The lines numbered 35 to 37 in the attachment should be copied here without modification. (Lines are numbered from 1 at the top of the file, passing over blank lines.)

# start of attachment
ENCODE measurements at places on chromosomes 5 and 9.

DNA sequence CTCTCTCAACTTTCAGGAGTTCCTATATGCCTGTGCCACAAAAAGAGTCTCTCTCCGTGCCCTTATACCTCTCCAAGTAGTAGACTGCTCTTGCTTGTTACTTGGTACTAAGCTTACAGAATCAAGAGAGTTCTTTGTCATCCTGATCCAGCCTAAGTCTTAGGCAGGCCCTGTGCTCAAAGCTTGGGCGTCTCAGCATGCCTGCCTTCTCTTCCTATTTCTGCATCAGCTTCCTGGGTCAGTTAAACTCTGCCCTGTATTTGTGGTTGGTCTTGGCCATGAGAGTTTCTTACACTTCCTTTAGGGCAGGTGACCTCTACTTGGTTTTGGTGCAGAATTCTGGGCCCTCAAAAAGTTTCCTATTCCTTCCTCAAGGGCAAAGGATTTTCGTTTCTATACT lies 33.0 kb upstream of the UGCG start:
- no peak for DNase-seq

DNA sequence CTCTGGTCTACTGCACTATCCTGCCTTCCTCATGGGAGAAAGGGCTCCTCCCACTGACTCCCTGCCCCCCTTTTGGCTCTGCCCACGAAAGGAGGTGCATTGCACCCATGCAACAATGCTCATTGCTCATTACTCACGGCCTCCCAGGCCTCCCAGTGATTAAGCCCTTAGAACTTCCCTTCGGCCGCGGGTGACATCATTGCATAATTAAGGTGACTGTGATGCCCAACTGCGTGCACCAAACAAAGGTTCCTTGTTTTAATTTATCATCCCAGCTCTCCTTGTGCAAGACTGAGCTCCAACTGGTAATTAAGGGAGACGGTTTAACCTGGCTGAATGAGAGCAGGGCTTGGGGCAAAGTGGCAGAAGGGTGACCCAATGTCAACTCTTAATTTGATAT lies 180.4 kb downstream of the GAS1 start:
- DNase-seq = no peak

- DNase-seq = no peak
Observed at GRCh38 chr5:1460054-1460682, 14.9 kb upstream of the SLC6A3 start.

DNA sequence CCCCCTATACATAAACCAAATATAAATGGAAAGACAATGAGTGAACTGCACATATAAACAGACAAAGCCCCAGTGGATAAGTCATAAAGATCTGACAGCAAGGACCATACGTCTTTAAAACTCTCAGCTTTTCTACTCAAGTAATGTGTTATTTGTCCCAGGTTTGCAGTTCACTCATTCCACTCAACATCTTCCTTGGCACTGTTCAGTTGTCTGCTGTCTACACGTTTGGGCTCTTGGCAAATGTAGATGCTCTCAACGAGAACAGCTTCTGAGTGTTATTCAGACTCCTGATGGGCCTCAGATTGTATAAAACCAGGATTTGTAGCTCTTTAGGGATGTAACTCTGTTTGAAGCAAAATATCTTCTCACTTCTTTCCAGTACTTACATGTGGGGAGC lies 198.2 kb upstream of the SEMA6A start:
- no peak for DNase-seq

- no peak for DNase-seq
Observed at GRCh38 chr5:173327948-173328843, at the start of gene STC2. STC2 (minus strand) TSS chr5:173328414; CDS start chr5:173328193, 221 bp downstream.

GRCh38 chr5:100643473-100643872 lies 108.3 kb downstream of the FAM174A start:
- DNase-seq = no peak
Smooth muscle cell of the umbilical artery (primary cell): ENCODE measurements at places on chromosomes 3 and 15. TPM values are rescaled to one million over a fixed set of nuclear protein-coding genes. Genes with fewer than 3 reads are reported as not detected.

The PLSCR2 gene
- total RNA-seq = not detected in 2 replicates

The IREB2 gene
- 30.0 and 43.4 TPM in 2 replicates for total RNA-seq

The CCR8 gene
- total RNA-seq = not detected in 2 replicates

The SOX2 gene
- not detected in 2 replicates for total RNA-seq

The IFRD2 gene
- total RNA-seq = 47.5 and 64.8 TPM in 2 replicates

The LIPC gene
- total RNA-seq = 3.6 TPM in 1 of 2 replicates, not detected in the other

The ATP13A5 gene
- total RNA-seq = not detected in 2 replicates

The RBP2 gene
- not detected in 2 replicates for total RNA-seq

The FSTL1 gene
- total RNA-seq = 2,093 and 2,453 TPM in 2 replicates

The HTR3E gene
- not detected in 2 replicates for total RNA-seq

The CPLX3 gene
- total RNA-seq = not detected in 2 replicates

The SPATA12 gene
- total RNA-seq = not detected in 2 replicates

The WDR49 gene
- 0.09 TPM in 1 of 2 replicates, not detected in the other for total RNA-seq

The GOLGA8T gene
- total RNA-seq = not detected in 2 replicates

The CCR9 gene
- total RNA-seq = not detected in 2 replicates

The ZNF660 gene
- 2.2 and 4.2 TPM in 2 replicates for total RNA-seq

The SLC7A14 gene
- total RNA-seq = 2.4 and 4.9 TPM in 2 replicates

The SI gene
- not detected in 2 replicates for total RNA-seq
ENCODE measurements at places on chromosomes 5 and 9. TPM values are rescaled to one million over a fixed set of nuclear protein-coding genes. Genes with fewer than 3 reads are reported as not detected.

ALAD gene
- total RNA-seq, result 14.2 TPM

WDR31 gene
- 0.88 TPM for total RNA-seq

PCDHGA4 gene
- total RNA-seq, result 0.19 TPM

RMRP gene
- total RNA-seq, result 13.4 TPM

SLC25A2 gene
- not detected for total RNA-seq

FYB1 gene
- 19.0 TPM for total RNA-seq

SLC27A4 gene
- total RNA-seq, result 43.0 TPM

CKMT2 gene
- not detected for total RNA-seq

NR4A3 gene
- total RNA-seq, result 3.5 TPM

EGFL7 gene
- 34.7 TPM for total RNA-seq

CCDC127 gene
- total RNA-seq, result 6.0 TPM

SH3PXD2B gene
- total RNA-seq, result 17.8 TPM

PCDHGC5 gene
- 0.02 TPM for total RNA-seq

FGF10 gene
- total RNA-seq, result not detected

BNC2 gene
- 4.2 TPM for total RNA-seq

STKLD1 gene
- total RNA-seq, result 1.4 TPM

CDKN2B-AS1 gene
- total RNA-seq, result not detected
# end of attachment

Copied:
The CPLX3 gene
- total RNA-seq = not detected in 2 replicates

The SPATA12 gene